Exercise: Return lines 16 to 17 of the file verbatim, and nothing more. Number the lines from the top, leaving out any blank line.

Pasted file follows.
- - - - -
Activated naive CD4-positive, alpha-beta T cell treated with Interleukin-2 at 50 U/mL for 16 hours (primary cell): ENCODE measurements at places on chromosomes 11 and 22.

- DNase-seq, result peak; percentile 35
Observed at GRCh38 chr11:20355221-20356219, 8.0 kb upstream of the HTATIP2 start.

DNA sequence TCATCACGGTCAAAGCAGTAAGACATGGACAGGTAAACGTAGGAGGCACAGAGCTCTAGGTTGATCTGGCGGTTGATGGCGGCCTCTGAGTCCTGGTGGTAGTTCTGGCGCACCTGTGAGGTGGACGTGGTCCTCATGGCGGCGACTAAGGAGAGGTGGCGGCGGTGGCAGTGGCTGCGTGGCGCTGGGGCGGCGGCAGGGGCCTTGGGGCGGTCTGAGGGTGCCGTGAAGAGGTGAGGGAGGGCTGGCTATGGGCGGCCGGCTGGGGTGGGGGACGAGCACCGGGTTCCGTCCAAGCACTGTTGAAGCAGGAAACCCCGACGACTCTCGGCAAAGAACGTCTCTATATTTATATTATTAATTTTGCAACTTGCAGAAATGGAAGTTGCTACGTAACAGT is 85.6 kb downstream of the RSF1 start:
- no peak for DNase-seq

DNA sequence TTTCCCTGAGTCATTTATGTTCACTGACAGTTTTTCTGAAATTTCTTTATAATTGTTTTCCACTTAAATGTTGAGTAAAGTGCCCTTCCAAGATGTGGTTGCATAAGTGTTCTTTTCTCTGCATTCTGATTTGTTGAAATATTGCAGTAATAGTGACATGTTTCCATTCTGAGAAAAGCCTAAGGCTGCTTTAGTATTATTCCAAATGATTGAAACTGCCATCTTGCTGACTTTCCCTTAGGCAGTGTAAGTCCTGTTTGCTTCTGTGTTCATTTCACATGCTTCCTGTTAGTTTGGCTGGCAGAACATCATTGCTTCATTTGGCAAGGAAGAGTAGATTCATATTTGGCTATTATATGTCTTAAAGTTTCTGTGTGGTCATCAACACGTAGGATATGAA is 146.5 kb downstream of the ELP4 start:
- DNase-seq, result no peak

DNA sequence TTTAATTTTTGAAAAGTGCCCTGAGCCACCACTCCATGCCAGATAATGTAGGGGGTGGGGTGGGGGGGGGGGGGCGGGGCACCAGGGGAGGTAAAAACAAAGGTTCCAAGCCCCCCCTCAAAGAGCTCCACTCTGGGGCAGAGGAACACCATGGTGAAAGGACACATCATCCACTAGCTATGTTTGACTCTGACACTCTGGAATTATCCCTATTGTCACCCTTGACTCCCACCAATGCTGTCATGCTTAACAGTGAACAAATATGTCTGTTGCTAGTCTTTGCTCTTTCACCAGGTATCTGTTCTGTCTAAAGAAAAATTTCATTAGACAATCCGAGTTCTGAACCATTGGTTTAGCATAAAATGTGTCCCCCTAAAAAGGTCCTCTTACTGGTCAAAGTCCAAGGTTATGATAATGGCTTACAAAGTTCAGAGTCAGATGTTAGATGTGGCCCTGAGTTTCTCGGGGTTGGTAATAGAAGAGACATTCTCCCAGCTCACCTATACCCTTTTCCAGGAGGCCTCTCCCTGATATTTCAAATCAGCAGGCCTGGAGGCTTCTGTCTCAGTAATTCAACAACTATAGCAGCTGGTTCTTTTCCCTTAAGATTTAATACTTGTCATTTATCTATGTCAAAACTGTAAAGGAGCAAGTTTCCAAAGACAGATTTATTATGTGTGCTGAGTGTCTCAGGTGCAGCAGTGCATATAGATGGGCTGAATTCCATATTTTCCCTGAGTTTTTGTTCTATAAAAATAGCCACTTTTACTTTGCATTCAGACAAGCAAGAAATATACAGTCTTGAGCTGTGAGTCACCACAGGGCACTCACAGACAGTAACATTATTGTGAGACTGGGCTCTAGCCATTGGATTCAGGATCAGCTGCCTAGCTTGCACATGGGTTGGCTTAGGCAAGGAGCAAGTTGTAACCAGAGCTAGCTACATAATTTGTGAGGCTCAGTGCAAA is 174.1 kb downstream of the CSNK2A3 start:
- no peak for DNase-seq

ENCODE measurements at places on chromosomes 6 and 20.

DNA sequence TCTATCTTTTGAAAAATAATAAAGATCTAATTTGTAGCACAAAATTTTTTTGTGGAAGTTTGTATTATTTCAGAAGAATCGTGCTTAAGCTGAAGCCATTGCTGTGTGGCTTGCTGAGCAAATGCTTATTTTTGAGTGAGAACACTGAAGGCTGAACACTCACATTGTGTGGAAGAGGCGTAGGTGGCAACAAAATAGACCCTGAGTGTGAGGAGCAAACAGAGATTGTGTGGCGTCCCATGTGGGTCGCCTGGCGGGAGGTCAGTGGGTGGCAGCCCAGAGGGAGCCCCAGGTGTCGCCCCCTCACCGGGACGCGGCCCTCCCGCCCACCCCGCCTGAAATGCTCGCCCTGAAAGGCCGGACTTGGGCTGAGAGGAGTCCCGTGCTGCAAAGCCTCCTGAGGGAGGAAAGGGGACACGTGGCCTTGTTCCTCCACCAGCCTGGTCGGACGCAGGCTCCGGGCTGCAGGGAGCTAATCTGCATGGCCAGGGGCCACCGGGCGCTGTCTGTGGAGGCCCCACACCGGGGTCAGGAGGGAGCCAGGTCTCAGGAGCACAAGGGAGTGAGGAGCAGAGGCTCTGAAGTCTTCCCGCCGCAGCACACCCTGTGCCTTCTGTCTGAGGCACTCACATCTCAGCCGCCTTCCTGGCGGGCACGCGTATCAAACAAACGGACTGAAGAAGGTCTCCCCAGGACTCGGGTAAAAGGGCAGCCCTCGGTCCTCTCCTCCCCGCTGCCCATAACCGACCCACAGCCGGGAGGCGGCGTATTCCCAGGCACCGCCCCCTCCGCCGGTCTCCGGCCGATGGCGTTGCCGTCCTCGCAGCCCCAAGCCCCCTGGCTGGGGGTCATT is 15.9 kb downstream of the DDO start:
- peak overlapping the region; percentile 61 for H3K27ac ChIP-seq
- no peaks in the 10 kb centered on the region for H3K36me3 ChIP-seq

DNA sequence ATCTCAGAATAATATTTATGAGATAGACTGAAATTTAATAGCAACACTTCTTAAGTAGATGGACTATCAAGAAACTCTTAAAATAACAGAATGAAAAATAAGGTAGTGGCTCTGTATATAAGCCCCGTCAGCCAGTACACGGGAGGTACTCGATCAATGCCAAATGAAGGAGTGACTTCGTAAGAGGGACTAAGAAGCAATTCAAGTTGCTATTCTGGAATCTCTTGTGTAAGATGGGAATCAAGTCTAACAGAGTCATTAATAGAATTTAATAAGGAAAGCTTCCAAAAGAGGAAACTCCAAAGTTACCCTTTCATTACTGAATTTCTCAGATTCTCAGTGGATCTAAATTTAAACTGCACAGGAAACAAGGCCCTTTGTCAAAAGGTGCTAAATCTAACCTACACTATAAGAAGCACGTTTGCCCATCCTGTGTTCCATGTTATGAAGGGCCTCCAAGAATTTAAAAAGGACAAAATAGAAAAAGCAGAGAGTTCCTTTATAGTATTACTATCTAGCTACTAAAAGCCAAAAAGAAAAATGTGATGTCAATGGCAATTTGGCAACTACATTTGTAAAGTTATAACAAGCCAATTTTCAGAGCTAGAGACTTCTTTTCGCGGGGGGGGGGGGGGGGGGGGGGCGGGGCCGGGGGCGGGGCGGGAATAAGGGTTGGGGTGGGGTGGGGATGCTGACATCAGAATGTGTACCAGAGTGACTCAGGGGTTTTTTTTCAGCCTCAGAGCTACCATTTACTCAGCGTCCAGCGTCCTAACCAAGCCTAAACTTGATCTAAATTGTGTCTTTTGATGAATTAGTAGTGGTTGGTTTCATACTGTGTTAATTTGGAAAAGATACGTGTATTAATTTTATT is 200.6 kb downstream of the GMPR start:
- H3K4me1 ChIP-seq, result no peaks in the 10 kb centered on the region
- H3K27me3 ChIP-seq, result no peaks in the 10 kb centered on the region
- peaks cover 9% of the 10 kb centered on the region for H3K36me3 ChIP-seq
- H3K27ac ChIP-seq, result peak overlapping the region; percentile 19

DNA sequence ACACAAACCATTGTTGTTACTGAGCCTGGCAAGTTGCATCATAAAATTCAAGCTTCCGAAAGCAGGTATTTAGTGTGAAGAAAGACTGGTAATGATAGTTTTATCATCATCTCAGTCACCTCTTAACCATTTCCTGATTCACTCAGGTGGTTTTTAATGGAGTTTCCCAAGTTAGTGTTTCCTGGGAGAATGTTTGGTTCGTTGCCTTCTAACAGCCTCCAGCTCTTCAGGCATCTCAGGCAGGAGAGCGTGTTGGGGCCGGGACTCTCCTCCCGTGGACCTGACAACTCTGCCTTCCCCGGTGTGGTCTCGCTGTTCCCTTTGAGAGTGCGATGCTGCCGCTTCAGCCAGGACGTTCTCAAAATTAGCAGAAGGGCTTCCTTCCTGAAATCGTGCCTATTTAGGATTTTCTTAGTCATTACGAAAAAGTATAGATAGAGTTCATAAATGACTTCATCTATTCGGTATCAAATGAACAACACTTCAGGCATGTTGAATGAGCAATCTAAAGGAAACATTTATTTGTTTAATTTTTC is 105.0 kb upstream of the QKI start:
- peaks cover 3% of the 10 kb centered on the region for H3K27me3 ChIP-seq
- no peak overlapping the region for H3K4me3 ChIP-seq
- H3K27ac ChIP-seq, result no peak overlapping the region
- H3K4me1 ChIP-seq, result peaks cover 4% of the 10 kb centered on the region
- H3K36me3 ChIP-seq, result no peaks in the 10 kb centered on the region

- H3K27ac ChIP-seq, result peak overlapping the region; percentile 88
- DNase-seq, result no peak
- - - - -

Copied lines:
- H3K27me3 ChIP-seq, result no peaks in the 10 kb centered on the region
- peaks cover 9% of the 10 kb centered on the region for H3K36me3 ChIP-seq